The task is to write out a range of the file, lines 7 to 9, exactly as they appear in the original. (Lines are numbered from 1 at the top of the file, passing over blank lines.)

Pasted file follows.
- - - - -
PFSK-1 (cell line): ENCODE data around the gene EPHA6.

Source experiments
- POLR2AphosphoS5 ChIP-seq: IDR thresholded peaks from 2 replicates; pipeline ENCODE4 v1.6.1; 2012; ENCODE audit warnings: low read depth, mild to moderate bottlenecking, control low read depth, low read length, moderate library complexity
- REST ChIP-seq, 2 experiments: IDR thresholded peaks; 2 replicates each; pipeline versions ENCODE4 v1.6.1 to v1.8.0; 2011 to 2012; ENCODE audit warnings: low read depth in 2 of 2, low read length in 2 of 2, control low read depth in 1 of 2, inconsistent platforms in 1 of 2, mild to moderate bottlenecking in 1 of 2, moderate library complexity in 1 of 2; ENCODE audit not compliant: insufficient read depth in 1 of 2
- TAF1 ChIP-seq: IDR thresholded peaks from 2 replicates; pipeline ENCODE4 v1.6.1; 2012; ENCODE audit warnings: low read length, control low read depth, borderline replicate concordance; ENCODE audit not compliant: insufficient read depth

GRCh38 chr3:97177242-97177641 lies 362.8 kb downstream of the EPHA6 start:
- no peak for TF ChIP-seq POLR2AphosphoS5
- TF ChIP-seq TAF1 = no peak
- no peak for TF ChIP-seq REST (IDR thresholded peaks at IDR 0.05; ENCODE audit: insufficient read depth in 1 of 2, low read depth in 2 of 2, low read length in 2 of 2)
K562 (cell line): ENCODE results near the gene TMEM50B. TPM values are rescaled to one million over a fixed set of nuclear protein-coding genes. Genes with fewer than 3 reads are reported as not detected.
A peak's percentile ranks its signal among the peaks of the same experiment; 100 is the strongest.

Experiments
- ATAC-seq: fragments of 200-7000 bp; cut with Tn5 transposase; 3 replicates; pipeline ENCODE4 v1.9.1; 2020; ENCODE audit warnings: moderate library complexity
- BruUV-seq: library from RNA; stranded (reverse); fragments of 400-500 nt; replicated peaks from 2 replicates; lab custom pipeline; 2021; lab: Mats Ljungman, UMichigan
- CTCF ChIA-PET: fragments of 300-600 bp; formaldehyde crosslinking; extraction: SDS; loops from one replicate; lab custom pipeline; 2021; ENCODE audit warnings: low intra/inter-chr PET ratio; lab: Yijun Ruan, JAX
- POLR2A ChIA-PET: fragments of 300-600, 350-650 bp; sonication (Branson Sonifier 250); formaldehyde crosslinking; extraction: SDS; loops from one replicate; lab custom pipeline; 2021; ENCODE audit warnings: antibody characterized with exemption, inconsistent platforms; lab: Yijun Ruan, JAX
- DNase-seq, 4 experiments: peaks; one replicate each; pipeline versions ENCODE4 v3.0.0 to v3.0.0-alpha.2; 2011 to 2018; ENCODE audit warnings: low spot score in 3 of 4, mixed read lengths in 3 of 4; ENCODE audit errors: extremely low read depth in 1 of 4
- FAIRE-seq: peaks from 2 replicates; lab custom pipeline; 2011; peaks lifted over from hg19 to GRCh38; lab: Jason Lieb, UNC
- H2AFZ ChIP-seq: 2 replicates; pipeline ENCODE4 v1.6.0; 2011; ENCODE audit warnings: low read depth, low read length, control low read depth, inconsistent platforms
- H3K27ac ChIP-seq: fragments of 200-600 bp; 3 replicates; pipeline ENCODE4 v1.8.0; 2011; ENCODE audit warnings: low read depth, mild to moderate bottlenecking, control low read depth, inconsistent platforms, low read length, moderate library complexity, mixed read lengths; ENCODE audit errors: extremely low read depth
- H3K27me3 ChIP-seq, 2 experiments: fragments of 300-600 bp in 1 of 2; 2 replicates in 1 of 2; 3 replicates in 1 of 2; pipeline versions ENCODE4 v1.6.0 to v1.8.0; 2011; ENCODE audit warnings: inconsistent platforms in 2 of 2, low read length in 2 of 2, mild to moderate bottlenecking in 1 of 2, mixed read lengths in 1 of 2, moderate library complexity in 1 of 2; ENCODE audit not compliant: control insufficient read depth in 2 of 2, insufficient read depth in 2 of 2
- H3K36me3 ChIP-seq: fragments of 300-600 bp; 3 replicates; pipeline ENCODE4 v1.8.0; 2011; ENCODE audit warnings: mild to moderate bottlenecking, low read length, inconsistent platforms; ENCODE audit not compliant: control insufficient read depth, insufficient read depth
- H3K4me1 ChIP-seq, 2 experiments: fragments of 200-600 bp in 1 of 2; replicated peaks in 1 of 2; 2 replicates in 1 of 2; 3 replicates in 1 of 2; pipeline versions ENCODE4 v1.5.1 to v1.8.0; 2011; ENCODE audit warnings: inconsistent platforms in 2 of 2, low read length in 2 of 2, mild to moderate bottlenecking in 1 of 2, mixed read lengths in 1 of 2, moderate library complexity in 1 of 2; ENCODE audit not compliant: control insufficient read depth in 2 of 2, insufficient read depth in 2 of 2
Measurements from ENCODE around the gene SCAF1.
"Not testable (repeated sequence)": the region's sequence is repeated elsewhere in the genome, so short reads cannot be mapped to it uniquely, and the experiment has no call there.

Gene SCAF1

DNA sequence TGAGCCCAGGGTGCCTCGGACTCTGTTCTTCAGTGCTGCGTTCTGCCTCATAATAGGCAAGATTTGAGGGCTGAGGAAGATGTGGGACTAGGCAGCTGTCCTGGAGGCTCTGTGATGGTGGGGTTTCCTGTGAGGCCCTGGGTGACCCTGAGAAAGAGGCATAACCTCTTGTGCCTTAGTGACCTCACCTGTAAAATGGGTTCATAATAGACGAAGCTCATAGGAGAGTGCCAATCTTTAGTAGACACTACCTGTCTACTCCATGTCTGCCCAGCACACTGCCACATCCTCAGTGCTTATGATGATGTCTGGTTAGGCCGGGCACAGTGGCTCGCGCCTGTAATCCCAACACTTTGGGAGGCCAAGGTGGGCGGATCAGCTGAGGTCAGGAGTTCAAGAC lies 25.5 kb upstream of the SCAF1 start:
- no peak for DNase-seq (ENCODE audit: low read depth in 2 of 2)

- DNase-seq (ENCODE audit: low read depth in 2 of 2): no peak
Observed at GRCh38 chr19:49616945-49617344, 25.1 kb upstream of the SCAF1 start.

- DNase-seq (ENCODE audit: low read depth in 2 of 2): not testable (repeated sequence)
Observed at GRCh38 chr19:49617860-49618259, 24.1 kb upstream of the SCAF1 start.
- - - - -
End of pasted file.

- no peak for TF ChIP-seq POLR2AphosphoS5
- TF ChIP-seq TAF1 = no peak
- no peak for TF ChIP-seq REST (IDR thresholded peaks at IDR 0.05; ENCODE audit: insufficient read depth in 1 of 2, low read depth in 2 of 2, low read length in 2 of 2)